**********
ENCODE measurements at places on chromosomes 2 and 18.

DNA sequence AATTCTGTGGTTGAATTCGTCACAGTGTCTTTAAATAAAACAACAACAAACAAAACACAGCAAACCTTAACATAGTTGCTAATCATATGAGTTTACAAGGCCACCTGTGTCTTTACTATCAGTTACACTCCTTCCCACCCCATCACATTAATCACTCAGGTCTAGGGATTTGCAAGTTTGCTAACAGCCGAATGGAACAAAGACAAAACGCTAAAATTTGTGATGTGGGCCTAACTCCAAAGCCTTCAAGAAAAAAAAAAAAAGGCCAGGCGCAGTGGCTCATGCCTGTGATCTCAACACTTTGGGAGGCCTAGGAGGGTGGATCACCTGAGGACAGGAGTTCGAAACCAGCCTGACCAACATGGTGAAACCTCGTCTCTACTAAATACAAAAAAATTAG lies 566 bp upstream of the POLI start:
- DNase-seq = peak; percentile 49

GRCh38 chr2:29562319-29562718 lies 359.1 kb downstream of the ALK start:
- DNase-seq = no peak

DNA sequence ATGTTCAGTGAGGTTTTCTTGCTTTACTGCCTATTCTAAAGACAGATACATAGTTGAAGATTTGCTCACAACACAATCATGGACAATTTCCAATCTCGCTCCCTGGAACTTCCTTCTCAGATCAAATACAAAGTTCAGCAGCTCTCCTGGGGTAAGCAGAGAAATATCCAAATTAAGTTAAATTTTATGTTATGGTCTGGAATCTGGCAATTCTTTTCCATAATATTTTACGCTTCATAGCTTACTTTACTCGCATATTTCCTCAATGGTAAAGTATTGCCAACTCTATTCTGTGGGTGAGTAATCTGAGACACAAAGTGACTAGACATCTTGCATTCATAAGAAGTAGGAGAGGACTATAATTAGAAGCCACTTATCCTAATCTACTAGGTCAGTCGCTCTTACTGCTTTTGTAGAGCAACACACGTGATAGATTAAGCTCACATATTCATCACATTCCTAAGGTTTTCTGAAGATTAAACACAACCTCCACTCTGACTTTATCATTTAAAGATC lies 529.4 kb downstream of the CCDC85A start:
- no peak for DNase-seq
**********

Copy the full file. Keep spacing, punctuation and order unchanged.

ENCODE measurements at places on chromosomes 2 and 18.

DNA sequence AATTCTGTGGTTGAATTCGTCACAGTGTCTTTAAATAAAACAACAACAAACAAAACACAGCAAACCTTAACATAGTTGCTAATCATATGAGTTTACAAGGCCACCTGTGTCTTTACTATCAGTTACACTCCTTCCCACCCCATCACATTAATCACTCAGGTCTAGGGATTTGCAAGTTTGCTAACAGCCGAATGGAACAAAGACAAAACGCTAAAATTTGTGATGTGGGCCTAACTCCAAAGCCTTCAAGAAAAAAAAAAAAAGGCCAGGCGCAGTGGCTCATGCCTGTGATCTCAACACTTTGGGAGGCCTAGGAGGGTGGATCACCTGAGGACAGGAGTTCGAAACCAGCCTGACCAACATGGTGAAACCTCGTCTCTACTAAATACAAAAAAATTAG lies 566 bp upstream of the POLI start:
- DNase-seq = peak; percentile 49

GRCh38 chr2:29562319-29562718 lies 359.1 kb downstream of the ALK start:
- DNase-seq = no peak

DNA sequence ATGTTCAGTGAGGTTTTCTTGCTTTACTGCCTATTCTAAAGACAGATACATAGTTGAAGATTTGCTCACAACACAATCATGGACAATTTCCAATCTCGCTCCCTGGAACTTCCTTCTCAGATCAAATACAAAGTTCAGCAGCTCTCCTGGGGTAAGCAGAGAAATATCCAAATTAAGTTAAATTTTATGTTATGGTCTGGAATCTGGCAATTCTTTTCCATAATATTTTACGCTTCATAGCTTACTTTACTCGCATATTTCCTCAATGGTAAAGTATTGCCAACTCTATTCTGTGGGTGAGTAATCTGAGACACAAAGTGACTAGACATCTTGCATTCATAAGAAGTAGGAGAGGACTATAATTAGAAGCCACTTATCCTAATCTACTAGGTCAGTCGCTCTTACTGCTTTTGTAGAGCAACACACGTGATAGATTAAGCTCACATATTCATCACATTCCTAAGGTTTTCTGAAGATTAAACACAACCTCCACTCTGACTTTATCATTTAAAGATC lies 529.4 kb downstream of the CCDC85A start:
- no peak for DNase-seq